Jacques Mattheij

technology, coding and business

First Employee or Co-founder?

If you’re good at what you’re doing and you have friends in the start-up scene then there is a chance that at some point you will be offered the chance to join a newly minted company. Imagine two guys, one has the idea for a product, the second can sell it. They incorporate, maybe they have a bit of savings, maybe they have a third guy with some money as an initial investor. Now all they need is to get a guy to build the thing.

That’s where you enter the picture (or any other mix of skills where you are essential but a little bit later to the party).

So they approach you with this offer: how about you join our company as our first employee? There are all kinds of good reasons, such as the possibility to end up as their CTO, working with your friends, stock options and so on. The only negative is that given the amount of money they raised they’ll have to pay you a bit less than what you’re making today (a bit over half or so), but that will be compensated by your stock, somewhere between 1 and 3% doled out over the next 4 years.

Sounds like a great idea, no?

No, it doesn’t. And here is why: if you are good enough to be that first employee, you are a very small step away from being a co-founder. You’re an essential part of the mix, and that will substantially alter the chances of this start-up succeeding or failing, you are sharing in the risk and you should be compensated accordingly.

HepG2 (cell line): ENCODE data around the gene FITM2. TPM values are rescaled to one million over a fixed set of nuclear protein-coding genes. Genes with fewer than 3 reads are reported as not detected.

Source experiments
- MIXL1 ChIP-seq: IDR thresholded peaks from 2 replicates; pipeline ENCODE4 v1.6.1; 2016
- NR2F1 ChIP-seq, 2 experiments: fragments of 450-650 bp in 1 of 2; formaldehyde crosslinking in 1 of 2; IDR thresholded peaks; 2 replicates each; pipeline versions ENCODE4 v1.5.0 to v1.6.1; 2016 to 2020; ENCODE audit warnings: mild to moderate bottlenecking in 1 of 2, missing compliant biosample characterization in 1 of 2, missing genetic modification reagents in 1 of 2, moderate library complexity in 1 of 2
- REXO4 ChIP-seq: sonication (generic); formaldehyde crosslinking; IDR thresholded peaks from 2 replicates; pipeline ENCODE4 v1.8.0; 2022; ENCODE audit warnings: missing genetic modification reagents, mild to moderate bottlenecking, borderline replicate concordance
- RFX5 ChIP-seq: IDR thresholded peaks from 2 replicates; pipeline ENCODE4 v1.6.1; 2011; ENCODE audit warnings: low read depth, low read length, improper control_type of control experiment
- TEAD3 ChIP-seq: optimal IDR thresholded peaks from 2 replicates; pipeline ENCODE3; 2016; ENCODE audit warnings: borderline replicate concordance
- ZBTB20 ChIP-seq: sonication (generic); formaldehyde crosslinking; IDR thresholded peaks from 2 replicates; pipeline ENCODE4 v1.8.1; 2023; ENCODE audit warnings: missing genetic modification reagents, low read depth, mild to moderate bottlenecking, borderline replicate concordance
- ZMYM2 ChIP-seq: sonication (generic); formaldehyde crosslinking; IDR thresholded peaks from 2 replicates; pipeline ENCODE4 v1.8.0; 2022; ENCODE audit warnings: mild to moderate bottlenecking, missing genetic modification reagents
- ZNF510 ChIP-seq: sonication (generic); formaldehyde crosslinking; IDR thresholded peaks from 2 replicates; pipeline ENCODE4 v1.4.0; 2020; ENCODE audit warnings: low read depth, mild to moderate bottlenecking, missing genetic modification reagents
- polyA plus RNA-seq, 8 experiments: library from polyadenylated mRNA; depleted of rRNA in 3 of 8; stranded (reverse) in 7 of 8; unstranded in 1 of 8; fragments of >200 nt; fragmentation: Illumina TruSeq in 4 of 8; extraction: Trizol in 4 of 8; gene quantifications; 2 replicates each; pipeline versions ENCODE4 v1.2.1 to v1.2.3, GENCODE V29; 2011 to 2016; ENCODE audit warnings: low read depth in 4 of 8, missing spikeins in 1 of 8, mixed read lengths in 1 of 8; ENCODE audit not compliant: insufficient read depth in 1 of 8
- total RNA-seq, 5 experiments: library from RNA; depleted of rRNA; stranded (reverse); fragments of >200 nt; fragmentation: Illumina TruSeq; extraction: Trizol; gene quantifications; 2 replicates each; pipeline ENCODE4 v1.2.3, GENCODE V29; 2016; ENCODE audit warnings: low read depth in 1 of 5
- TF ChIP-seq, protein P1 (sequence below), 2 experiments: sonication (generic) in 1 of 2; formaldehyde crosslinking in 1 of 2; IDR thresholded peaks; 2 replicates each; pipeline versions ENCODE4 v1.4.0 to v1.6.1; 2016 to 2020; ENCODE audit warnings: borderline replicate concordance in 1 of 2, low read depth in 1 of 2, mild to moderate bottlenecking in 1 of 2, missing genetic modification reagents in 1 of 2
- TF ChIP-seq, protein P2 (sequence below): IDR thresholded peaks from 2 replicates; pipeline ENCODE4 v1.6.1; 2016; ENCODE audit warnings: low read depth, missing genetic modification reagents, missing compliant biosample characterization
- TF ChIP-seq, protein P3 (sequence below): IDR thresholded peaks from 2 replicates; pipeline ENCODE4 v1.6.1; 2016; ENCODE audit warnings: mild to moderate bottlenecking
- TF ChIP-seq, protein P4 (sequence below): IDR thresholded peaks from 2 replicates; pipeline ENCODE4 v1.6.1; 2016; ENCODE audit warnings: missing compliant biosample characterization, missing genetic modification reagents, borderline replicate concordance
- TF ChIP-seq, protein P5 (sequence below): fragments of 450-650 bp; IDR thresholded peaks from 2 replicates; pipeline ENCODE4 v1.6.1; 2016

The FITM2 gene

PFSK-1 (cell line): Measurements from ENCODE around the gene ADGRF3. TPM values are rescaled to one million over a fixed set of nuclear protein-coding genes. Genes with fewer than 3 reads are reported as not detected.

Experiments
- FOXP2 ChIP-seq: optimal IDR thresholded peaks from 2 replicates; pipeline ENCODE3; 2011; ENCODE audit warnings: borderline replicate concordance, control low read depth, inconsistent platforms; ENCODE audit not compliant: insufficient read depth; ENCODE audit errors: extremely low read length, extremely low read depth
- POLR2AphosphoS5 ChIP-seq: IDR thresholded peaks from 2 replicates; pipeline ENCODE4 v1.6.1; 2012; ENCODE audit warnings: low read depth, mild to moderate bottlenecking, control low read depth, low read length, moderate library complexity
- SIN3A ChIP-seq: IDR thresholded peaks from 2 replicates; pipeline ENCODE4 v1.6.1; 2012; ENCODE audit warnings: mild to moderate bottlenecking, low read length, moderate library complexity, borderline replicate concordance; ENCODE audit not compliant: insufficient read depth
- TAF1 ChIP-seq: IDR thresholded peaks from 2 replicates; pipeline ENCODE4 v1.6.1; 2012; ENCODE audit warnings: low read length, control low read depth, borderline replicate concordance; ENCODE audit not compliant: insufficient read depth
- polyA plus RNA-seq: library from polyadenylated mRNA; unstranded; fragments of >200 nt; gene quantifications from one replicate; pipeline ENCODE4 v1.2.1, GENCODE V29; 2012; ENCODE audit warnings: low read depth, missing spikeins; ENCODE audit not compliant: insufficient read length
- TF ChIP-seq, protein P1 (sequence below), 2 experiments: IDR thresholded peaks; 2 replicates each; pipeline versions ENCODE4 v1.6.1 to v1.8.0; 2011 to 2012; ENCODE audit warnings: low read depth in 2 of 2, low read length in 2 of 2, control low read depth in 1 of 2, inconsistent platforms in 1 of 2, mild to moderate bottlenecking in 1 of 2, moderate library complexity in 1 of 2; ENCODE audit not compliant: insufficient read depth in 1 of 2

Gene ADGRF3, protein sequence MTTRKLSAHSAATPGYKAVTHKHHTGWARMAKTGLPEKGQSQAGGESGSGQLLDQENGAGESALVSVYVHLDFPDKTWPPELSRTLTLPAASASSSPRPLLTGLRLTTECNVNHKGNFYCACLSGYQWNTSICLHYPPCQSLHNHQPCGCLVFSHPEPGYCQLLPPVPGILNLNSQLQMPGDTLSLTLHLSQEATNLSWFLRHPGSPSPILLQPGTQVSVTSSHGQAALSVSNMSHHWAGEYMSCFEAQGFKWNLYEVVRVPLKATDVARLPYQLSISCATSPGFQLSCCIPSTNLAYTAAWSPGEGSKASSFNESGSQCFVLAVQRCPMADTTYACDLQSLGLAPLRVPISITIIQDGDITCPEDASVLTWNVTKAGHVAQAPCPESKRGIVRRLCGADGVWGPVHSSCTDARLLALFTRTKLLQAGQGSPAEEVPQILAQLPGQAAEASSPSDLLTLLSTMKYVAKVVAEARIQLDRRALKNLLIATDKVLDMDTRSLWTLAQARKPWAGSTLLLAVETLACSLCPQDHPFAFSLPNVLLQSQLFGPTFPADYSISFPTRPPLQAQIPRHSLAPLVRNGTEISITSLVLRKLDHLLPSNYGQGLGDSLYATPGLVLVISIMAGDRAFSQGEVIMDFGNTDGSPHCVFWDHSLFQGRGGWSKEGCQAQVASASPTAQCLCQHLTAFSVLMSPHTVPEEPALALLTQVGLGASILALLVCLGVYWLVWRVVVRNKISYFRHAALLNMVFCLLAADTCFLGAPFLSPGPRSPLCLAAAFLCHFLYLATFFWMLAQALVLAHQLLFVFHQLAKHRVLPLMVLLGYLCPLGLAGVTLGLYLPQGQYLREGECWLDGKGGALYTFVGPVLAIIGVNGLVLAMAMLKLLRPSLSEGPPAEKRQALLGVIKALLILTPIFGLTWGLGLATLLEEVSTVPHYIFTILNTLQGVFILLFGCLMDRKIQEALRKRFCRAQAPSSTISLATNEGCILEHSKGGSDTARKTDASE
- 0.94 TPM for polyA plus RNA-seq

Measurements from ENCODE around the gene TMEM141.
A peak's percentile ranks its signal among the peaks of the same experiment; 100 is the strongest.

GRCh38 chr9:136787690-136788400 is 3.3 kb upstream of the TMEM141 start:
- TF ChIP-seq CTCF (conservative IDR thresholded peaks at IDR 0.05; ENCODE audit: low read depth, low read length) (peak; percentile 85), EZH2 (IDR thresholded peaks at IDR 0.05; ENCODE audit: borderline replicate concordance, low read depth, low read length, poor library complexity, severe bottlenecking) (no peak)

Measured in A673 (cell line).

If you are not going to be paid a market-rate salary and your stock is not equal to or close to equal to that of the other co-founders (possibly offset a bit by what they brought to the table in terms of cash) then you are doing a disservice to yourself. What you are giving up is the next couple of years of your life + that many years * your drop in pay for a small percentage * an even smaller chance of success! The most likely outcome (given that most start-ups fail) is that all that you will get out of this is the salary component and that the rest will work out to a big fat ‘0’.

If you’re going to take on a task of this magnitude and you’re apparently trusted enough that you can be responsible for a large chunk of the eventual company then you really should be a co-founder, not a first employee and you should negotiate accordingly. The skills and responsibility differences between the two are vanishingly small.

And if that is not an option, then maybe you should think about saving a bit and becoming a co-founder in a start-up yourself. After all, the risks are pretty much equal but in the case of a success the pay-off will be dramatically better. And it also positions you much better in the case of an eventual success or exit, it is very hard to screw a co-founder and extremely easy to screw early employees.

So think twice before you join a company as a first (or very early) employee, and if you do decide to join negotiate for as large a chunk of stock as you think your position/commitment/drop in pay justifies and be prepared to walk if that is not possible.